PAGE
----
Warning: This contains spoilers. For how to watch Arrow, click here.
Welcome back, Arrow fans! In case you’d forgotten, Episode 9 (“Irreconcilable Differences”) ended with the reveal that season Big Bad Cayden James had assembled a team of minor-league supervillains we’re calling the Legion of Hmmm. Said Legion includes Black Siren (which we knew already), Vigilante (gasp, etc), Ricardo “Dragon” Diaz (the guy Diggle was getting his drugs from), James’ main henchman, whose name is apparently Scheck and, er, Anatoly, who apparently has nothing better to do than join a lame league of second stringers. Doesn’t he have a Russian mob to run?
Anyway, the second part of the cliffhanger is that, as indicated by the titles of Episodes 9 and 10, Team Arrow have split into two factions: the original Team Arrow (i.e. Oliver, Diggle and Felicity), which we’ll call Team Arrow S1 (for Season 1), and the newer members of Team Arrow (i.e. Curtis, Rene and Dinah), which we’ll call Team Arrow 2.0. Not only that, but – gasp! – it turns out that splitting up Team Arrow was Cayden James’ plan all along, and, he says, it’s only the beginning.
Given the nature of superhero shows, not to mention the progress Arrow has made with Oliver’s emotional maturity over the course of six seasons, you could be forgiven for thinking that the team split would be something of a fake-out and that everyone would be back together again by the end of the episode, after a few thoughtful words from Oliver, perhaps with a nudge from Felicity and Diggle. But that’s not what happens here. Even when the two teams agree to come together for a common cause (i.e. taking out Cayden James), their differences remain irreconcilable and they once again go their separate ways at the end of the episode, with Curtis even fashioning them a new HQ from Helix’s old headquarters.
What’s that, you say? You’ve forgotten why they’re all upset with each other in the first place? Well, among other things, Oliver and Felicity put Team Arrow 2.0 under surveillance, Rene dobbed Oliver in to the D.A., after which he was arrested in front of his son (and then lied about it), and Dinah hung out with a murderous vigilante (Vigilante) without telling anyone. As Oliver rightly points out, there’s fault on both sides. And that’s what makes this whole thing interesting – the audience can see both points of view, even though the show is usually weighted towards favouring Oliver’s side of things, even when he’s demonstrably in the wrong. The question is: do the audience even want Team Arrow back together? Let’s face it, it was getting a little crowded in the Arrow Cave and it’s kind of nice to have Original Team Arrow back again. At any rate, assuming the set-up lasts for more than a token couple of episodes, it makes for a potentially interesting back-end to the season.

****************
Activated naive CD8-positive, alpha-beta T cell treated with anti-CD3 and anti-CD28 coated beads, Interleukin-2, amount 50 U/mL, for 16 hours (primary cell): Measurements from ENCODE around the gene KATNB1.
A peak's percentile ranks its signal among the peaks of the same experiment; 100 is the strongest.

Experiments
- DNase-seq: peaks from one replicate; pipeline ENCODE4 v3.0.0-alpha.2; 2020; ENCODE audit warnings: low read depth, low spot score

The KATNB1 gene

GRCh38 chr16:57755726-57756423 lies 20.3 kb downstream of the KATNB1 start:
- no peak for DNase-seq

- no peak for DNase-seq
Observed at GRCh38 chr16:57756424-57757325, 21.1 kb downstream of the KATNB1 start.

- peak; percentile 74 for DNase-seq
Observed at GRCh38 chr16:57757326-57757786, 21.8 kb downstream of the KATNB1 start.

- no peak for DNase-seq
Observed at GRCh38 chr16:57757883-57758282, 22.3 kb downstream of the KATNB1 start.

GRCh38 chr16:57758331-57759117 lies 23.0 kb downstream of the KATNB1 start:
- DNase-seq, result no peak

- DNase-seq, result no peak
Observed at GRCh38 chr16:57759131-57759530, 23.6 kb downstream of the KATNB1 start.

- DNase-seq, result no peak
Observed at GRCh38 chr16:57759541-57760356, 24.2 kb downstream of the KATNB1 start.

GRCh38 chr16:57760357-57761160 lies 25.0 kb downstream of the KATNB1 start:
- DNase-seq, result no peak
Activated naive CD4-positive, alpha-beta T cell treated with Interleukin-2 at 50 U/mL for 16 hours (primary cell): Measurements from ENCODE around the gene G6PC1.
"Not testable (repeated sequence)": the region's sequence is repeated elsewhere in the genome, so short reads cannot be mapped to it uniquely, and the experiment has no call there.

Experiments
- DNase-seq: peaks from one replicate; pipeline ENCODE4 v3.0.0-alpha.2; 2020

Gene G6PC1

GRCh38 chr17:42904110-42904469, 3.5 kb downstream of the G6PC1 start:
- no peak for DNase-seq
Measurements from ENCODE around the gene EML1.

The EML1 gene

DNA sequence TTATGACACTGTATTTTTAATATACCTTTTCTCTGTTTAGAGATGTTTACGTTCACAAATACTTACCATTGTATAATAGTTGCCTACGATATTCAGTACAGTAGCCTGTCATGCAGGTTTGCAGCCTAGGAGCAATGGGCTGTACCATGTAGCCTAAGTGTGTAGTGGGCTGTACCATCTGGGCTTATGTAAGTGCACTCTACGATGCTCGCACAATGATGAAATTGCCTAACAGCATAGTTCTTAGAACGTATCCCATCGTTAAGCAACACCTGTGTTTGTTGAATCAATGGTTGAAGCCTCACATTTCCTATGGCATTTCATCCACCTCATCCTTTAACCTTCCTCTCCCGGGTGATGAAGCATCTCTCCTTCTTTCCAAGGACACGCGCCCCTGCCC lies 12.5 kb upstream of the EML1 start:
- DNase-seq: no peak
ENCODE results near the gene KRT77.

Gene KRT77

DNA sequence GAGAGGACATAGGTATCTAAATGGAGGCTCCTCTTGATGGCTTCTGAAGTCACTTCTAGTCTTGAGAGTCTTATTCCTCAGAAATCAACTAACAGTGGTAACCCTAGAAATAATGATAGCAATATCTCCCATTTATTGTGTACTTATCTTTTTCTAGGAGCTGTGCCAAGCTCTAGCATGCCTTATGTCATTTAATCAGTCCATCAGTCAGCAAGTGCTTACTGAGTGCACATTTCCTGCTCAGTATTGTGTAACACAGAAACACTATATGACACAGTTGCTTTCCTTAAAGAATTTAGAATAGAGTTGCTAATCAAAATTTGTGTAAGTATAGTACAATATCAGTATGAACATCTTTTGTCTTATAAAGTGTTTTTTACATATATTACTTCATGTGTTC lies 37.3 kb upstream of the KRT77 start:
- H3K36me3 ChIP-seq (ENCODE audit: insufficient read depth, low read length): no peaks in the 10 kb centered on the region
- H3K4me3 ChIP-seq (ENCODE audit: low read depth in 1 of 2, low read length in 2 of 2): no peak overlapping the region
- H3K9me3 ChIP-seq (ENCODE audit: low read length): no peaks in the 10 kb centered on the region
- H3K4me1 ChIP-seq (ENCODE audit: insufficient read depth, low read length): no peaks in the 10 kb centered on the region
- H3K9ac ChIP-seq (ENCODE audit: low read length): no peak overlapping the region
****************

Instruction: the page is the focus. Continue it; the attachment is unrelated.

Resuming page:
As for the actual plot of the episode, it’s pretty much business as usual. Cayden, Black Siren and Diaz threaten Star City gangster Jerry Bertinelli (Louis Ferreira) and demand control of the port, for some reason. (This is a nice callback to Helena Bertinelli, aka. The Huntress, from Season 1, as it turns out Jerry is her cousin). Black Siren (who’s wearing a black wig now, for some reason, and actually looks pretty good) does a cool sonic kiss thing and slams Bertinelli against the wall, so he’s suitably panicked.